Due to the efficiency of compressors, heat pumps are typically thought to be much more
efficient than electric furnaces. However, duct losses can largely compromise this higher efficiency.
Because heat pumps operating in compressor mode supply air at a lower temperature than furnaces,
duct losses are a greater fraction of the heat supplied by the heat pump that goes toward satisfying the
heating load compared to the same duct losses with a furnace. Further, since duct losses make it more
difficult for the heat pump to heat the house, there will also be an increase of the use of backup
resistance heat for which there is no compressor efficiency benefit. The result can be that the iinancial
cost from duct losses in heat pumps is comparable to that from furnaces, despite the advantage of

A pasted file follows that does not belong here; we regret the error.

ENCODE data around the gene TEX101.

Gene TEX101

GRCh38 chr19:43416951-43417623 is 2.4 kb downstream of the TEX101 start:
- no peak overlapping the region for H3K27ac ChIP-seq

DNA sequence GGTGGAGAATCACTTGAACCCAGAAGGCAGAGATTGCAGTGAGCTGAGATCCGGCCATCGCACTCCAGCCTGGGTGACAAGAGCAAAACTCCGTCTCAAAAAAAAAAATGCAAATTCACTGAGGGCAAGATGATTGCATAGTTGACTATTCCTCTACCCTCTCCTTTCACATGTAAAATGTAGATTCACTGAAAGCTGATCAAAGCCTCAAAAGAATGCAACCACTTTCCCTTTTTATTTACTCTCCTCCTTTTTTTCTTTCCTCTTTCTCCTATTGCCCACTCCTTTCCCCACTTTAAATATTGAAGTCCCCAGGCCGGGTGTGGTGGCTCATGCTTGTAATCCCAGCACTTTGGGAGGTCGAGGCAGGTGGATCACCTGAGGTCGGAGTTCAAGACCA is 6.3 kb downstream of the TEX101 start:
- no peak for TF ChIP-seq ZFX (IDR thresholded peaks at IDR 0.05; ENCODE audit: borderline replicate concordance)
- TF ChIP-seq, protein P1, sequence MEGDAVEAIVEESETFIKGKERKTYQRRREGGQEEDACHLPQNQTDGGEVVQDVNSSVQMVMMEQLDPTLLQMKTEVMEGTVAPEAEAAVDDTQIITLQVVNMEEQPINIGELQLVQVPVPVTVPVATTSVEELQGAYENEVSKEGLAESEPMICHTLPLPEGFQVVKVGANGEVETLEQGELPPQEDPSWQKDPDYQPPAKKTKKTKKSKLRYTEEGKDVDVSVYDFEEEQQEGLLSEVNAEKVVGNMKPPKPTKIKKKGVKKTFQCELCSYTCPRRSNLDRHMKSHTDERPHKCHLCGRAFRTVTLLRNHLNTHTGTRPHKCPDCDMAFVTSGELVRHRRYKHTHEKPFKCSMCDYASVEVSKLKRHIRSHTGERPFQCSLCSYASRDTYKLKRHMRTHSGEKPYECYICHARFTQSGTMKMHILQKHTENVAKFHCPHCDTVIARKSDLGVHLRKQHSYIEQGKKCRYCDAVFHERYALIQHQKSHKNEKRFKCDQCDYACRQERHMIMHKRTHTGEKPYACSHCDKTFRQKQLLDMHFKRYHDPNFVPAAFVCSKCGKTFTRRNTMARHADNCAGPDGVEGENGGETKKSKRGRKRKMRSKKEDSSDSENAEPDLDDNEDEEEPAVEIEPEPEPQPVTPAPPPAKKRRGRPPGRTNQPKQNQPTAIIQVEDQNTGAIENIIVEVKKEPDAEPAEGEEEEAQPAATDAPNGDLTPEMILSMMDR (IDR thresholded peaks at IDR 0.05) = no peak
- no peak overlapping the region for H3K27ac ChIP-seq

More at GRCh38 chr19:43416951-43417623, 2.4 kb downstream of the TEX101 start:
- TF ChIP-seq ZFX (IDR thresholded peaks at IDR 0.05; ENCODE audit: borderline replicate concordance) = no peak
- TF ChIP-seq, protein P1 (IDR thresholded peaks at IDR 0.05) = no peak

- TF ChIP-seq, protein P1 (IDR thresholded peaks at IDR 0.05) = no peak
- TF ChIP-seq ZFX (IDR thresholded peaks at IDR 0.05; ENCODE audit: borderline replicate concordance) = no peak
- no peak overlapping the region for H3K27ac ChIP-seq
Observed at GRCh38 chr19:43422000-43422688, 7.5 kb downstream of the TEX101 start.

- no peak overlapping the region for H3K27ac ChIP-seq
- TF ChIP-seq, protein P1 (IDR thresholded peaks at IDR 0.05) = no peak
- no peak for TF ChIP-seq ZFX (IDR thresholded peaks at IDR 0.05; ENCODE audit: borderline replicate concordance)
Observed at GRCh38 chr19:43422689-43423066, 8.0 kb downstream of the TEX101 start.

This paper presents the results of a series of calculations of duct efficiency using the bin method
combined with a duct efficiency model developed at Ecotope. Six climates in the Northwest United
States are chosen, with hourly heating season temperatures divided into five degree Fahrenheit bins.
The impacts of various combinations of air leakage and conduction losses from the ducts are calculated
for an electric furnace and a heat pump. The resulting system and duct distribution efficiencies are
compared among different loss scenarios and between the different air handlers, and the economic
costs of the losses are quantified.